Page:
My west coast colleague, Allison West, Esq. SPHR, will be tackling this issue in a webinar on June 19, 2012. In a nutshell, she’ll be covering:
Religious and political discussions can be difficult to avoid in the workplace, especially in a presidential election year. And because such discussions can invoke strong reactions, employers struggle with how much to allow — or rein in — without violating employees’ rights. So, what can an employer do to avoid legal landmines?
Timely, right? If you are interested, here is the link to sign up.
To really drive home the importance of knowing the potential pitfalls when it comes to religion at work, earlier this month a jury awarded $5 million to a single plaintiff. Susan Bashir worked for a division of AT&T. When she started working, she was Christian. A few years later she converted to Muslim. Her work environment was not hospitable, to say the least. Managers and coworkers called her a terrorist and other pejorative names. They made fun of her hijab and her manager even tried to pull it off her head. She complained, but to no avail and she was eventually fired (retaliation anyone?).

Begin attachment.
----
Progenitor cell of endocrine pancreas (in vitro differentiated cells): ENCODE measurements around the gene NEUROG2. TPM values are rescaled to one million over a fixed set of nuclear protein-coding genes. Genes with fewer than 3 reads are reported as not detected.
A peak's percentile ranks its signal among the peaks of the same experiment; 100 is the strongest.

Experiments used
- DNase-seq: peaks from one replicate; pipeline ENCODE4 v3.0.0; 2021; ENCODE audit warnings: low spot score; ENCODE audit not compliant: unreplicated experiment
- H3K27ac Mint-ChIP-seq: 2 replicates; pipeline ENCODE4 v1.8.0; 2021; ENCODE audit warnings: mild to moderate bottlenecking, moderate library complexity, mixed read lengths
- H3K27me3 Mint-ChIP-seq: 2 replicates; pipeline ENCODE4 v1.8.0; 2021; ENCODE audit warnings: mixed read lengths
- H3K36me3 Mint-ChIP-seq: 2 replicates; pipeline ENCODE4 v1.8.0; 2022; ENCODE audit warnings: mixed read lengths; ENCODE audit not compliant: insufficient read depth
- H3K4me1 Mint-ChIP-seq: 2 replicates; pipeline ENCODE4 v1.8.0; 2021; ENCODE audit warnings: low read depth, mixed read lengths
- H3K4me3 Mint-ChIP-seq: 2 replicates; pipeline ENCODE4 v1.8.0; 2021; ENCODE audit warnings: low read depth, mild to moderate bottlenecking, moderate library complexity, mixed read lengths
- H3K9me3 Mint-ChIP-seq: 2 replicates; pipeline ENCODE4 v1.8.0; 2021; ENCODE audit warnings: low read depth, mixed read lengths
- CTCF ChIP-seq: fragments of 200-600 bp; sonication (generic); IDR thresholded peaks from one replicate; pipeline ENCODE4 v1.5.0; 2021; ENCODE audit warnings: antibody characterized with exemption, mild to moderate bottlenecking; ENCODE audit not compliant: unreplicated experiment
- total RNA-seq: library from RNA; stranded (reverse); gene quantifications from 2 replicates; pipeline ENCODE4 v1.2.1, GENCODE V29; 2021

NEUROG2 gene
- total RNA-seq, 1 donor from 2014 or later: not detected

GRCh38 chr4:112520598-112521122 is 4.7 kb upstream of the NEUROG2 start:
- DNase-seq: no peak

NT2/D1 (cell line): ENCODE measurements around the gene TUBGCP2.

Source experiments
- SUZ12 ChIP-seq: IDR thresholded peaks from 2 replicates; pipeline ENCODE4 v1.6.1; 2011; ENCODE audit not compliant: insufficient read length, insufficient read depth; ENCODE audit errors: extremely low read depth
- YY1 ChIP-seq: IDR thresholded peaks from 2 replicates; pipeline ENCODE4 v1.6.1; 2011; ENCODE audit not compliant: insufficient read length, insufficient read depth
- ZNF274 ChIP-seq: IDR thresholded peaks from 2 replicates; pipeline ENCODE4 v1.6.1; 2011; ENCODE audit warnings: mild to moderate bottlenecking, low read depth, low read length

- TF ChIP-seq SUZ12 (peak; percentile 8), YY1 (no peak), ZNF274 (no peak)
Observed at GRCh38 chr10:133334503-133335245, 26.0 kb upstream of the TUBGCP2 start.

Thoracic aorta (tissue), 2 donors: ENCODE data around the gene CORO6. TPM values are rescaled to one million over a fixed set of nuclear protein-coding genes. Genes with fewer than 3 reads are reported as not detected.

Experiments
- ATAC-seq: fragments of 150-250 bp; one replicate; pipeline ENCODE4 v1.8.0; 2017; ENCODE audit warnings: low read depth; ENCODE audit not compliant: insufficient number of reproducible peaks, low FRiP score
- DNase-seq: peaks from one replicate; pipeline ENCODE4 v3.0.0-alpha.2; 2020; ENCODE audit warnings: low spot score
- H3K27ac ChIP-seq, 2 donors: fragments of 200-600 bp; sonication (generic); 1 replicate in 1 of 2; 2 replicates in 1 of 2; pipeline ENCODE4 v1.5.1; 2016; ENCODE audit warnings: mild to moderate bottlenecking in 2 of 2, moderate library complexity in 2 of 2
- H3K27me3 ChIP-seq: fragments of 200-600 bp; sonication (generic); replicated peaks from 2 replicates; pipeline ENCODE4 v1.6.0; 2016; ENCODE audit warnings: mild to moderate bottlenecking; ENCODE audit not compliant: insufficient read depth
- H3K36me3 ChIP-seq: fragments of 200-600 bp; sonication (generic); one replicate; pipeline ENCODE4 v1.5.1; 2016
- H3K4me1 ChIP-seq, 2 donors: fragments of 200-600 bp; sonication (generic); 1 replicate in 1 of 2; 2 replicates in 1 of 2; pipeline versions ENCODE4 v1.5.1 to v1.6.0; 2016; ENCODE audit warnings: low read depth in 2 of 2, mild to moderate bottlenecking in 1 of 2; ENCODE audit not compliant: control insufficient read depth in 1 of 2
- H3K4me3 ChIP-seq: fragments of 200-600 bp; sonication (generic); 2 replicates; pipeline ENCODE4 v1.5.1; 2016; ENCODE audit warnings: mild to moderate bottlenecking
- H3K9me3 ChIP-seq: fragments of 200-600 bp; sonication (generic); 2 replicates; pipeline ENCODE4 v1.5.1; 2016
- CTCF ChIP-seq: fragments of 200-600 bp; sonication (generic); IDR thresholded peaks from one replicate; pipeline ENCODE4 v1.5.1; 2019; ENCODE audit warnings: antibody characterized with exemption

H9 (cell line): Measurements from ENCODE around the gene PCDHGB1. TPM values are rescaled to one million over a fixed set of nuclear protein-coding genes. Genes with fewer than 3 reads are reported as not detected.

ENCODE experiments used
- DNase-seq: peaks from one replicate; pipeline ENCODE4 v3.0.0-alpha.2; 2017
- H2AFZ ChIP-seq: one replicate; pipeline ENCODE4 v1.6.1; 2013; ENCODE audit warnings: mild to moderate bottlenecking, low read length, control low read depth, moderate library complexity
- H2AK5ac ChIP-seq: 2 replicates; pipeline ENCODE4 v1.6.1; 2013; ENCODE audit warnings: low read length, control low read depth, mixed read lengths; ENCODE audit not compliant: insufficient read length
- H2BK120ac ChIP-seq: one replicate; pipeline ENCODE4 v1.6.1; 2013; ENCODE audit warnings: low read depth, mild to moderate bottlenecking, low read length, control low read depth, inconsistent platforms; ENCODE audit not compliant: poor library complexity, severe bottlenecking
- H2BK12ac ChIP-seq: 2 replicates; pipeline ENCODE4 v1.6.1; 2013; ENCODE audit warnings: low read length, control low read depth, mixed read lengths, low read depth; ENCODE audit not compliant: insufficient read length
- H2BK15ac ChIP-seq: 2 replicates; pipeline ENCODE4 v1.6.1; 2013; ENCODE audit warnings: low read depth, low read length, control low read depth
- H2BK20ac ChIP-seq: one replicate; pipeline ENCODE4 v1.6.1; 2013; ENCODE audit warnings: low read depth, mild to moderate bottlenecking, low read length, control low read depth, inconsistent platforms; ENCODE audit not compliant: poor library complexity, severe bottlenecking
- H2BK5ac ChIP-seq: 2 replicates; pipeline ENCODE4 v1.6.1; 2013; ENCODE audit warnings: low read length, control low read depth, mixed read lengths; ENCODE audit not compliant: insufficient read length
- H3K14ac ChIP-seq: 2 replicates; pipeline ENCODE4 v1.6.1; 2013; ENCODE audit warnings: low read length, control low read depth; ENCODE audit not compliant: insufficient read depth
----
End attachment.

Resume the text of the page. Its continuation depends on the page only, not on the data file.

The jury was quick to rule in her favor. Actual damages were $120,00. But the punitives? An additional $5 million. [Hat tip Allison West]
If you read this blog you probably know what I am about to say. Train your employees, especially managers!